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    small favors..., 2005-04-14 08:22:06 | Main | There was, a while back, some ..., 2005-04-14 10:15:45

    February 05 Financial Times:

    Roughly one-third of the current account deficit results from U.S.-owned subsidiaries abroad. ... Any net negative impact on the trade balance caused by foreign affiliates is more of an accounting anomaly than a cause for economic concern. Methods for measuring the current account date back to the 1940s, when few companies had operations outside their home countries. Today, many companies have established subsidiaries abroad to tap new markets and take advantage of lower labour costs. Trade accounting methods have not kept pace with these changes: goods bought from U.S. foreign affiliates count as imports on the current account, even though American companies produce them. ... Sales through U.S. foreign affiliates abroad have topped $2,900 billions, roughly three times the value of U.S. exports. These sales generated $134 billions in income for their U.S. parent companies in 2002, and added nearly $3,000 billions to their market capitalisation. ... In 2004, worldwide foreign direct investment flows topped $600 billions, a record. Much of it went to emerging markets, where labour or land costs are one-tenth of those in the U.S. Even a significant fall in the value of the dollar is unlikely to affect this.

    I was wondering about that. So a third of it doesn't really represent trade in any meaningful sense and much of the rest of it is financial transactions - loans and debt - which isn't really trade either. Then they argue that as much of it is mere legal fiction we shouldn't really sweat about it. I guess. [update] People sweat legal fictions all the time, as Cosma just emailed to remind me, so this would be a good time to start sweating over a subject on which I defer to weisbrot. [/update]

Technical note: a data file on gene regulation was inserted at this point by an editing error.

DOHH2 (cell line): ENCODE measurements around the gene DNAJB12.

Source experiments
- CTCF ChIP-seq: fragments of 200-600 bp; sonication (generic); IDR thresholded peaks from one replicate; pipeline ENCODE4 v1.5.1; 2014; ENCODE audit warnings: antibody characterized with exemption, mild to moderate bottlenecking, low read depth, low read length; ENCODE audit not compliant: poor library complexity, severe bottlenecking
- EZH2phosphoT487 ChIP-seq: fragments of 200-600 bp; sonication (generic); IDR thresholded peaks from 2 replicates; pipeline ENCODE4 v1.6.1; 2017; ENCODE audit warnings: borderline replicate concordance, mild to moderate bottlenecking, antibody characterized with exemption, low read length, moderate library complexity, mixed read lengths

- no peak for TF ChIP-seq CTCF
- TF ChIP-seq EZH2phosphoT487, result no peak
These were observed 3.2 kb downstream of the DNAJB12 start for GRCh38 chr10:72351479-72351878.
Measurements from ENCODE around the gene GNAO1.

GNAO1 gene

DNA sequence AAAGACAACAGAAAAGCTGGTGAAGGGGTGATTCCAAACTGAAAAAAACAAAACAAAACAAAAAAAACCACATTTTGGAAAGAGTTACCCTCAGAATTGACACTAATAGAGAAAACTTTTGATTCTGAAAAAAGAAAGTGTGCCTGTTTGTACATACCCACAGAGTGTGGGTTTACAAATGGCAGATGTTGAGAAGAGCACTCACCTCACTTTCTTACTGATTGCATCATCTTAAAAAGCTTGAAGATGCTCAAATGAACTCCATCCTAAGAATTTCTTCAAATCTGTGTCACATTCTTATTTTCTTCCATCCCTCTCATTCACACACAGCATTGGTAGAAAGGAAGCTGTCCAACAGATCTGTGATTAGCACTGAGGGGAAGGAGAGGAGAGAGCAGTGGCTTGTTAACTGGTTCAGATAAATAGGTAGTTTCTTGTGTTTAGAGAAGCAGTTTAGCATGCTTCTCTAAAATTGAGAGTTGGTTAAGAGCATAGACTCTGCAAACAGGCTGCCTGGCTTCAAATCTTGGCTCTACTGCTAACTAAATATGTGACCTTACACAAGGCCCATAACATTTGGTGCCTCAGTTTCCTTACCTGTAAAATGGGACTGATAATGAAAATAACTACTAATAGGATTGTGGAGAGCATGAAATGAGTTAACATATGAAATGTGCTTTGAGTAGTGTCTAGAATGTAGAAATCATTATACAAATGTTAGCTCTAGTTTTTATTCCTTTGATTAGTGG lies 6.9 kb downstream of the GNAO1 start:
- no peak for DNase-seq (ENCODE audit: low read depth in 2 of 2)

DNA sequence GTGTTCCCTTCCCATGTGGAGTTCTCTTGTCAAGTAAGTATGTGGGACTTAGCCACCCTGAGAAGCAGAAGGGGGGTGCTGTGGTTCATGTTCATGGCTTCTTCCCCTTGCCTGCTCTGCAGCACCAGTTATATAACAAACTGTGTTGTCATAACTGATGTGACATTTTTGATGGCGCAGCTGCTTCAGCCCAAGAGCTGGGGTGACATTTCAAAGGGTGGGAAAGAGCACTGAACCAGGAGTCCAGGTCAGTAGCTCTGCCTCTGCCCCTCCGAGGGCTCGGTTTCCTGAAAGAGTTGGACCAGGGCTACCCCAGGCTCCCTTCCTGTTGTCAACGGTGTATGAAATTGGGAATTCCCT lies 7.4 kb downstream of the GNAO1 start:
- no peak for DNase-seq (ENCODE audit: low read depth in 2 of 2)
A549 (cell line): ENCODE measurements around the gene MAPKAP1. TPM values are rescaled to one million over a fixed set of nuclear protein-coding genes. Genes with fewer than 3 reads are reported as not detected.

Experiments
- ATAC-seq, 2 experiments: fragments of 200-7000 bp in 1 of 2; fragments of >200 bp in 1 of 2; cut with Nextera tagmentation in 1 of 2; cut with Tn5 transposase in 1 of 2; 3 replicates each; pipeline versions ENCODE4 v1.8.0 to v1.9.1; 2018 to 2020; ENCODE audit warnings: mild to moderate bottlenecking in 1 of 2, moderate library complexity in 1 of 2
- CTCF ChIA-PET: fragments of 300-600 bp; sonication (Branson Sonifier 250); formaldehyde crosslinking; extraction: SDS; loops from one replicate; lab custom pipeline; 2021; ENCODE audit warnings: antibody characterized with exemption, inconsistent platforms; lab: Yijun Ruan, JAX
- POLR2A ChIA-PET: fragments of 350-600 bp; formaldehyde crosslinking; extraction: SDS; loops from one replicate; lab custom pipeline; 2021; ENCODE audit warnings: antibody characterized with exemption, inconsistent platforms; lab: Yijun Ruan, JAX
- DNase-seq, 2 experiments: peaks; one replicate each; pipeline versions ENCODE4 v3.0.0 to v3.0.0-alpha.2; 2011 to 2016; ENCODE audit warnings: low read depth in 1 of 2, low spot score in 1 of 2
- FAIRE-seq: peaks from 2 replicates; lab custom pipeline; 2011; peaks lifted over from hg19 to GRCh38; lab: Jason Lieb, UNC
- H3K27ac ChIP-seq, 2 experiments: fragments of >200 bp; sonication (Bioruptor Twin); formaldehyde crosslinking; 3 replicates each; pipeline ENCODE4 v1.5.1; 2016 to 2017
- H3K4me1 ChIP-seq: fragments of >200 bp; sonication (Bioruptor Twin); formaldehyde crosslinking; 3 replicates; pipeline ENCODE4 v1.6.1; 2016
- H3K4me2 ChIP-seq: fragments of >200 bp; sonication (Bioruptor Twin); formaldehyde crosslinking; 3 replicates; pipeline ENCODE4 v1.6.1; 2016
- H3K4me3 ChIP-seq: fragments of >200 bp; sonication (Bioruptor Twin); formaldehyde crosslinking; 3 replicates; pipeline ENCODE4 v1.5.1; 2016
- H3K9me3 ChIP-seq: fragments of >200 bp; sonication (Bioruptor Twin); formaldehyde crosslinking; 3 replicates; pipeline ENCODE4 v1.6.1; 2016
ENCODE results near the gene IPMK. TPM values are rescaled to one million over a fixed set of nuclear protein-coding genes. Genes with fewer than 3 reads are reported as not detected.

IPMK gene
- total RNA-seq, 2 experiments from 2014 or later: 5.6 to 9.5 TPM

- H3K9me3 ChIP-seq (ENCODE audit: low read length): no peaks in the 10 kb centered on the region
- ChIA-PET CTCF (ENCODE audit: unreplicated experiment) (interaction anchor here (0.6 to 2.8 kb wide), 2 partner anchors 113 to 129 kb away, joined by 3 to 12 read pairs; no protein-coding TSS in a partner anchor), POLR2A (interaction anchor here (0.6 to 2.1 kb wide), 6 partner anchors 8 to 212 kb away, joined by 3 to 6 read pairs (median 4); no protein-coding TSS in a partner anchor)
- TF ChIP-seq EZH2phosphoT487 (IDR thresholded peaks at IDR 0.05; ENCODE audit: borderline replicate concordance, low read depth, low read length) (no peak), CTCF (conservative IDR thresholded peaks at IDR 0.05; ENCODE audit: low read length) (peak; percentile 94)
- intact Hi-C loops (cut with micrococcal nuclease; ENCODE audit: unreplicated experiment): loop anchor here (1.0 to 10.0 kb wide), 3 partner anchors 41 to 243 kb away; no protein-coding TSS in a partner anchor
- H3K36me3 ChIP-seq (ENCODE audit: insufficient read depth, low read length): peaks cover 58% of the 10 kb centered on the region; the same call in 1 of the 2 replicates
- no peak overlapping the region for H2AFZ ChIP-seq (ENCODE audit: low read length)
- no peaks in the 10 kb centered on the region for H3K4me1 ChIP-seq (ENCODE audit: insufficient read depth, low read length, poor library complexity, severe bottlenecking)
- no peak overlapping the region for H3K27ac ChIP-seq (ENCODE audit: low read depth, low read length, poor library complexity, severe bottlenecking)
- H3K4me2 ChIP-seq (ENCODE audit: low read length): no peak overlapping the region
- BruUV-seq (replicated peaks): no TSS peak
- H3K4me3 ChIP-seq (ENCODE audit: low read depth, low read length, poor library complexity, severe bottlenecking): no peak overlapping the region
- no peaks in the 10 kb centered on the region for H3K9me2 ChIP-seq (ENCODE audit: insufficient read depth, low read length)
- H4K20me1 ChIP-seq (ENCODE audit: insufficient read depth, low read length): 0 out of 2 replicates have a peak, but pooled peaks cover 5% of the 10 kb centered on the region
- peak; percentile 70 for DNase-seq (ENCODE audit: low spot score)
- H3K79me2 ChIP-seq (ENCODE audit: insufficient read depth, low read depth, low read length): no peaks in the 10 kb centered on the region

They make the usual neoliberal prescriptions after only barely weighing the impact on American workers, "Workers displaced by trade and offshoring should be given expanded benefits and job retraining, and more Americans should have a stake in corporate returns" rather than resort to "protectionist legislation", which is all the "free trade" agreements are, thousands of pages of protectionist legislation, only they're protecting investor interests, not American interests, which is why we'll need to be sent to re-education camps retraining programs.

    update: I'm watching Sen. Jim Jeffords (I-VT) on C-SPAN, who seems to trying to squeeze through an expansion of the H1B visa with an ammendment to the supplimental spending bill for our military ventures in Iraq and Afghanistan. He's apparently of the mind that to fill tourism industry positions Vermont needs greater access to foreigners with highly specialized skill sets such that no American can be found to fill the job. Absurd. H1Bs are overwhelmingly used to fill IT positions with poorly paid indentured servants, etc. etc..

:: posted by buermann @ 2005-04-14 09:39:43 CST | link

    go ahead, express that vague notion

    your turing test:

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